The first edition of Vampire: The Masquerade was published in 1991, introducing the concept of "Storytelling" to the rpg world. Storytelling is roleplaying using streamlined rules that strip out most of the loot and adventuring of games like D&D and then using those simpler rules to resolve pretentious arguments about who is in charge of vampires in Milwaukee. Vampire should also be credited with mainstreaming gays in roleplaying games. Even elves in games like D&D were macho men, but in Vampire even the macho men wear leather daddy gear and carry around braces of twinks on leashes. To call Vampire's art overwrought is to miss the entire point of the game. There's no such thing as "too wrought" in Vampire.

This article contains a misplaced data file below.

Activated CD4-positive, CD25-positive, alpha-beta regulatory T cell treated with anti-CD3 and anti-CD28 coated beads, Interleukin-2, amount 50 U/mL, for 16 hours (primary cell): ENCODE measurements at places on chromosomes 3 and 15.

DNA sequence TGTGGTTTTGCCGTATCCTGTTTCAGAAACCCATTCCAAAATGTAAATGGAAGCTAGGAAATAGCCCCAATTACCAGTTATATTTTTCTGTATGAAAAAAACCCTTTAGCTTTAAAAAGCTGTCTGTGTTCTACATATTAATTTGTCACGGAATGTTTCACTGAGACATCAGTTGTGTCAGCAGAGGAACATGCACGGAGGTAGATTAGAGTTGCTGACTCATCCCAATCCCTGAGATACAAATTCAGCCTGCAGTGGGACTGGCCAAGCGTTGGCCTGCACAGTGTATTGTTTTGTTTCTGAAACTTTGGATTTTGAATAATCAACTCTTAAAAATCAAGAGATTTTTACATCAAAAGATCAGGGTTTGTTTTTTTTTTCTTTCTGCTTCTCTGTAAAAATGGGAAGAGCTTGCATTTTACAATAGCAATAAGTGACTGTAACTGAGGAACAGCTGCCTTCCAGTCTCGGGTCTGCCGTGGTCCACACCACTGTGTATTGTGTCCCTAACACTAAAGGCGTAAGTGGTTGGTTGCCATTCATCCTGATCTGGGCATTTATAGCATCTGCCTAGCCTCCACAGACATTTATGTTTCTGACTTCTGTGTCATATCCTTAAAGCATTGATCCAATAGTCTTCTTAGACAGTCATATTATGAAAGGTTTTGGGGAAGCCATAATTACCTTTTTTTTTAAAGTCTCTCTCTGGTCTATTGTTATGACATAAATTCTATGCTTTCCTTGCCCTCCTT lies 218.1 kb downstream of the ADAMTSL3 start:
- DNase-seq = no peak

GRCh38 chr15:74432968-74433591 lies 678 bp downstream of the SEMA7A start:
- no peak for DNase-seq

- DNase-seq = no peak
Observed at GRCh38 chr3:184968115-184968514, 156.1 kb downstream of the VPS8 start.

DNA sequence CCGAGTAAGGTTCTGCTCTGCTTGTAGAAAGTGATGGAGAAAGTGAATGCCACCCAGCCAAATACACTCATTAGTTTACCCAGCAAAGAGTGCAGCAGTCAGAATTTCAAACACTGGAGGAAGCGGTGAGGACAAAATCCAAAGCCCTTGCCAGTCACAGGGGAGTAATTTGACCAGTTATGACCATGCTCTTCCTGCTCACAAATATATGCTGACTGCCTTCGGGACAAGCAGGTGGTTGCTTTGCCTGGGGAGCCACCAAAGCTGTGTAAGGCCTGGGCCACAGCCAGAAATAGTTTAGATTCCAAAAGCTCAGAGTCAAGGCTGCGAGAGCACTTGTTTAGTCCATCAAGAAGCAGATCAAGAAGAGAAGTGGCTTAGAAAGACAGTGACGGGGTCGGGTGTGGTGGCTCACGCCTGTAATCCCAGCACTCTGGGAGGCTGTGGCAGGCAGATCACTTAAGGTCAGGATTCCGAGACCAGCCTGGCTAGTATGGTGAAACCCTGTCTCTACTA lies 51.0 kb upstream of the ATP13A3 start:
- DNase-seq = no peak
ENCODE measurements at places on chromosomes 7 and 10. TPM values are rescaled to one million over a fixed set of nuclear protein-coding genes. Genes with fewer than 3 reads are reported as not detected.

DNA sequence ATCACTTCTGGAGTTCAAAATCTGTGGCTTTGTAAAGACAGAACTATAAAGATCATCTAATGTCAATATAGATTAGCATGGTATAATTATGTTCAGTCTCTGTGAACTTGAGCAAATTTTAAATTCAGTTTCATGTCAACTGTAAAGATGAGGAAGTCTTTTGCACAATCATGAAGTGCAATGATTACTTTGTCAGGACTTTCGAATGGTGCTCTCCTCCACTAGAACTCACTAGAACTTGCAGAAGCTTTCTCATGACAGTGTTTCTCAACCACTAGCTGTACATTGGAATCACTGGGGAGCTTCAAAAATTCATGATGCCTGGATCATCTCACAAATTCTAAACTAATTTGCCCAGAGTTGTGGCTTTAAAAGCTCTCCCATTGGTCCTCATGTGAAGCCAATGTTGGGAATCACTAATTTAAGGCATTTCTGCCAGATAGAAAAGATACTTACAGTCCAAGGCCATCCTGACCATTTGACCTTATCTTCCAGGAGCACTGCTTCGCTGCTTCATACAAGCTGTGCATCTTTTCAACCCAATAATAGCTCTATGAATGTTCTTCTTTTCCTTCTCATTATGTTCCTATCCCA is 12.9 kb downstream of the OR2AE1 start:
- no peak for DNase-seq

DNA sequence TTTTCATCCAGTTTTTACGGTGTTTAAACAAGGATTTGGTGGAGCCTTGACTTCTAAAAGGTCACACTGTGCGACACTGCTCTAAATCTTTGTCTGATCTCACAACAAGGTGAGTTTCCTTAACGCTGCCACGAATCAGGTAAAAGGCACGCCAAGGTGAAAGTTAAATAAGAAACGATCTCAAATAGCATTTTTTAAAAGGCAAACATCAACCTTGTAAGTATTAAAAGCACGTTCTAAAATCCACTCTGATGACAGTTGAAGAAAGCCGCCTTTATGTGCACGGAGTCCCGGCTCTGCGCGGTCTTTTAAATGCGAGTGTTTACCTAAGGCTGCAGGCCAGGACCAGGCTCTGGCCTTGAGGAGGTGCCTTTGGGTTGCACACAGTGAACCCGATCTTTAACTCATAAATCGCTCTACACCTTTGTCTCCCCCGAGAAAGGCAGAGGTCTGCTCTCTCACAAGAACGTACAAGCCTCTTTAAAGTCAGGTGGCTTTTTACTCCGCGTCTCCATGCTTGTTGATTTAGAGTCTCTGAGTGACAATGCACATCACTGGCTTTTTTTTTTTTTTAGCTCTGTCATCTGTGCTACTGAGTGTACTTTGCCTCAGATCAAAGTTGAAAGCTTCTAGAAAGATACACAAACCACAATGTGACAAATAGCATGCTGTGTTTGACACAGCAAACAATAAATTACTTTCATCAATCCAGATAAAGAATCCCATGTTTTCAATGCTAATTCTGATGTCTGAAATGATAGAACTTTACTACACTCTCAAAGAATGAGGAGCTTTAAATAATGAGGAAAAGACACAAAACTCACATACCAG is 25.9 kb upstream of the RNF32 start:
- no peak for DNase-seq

Zack: Here we go. Everyone's favorite.

Steve: Bro, I am going to stick up for Vampire all through this one. I played the crap out of this and Werewolf back in the day.

Zack: Speaking of back in the day, we focused specifically on early and mid-1990s Vampire products for this article. That would be 1st and 2nd edition Vampire.

Steve: I don't know what edition is what, but you have gotta admit they pretty much nailed it with that cover. Rose on marble. You know what you're in for.

Zack: A jewelry catalog?

Steve: You know what my two favorite things were about Vampire?

Zack: I'm just going to guess the two absolute worst things, which would be all the horrible music quotes littered through the books and the huge chunks of terrible fiction.

Steve: Nah, I was gonna say all the babes dressed with taped nipples and the cool powers like that one where you can boil a dude's blood.

Zack: What, no love for opening a chapter of a vampire book with a quote from Bauhaus referencing a vampire book?

Steve: What's a Bauhaus?

Zack: There's some hope for you yet.

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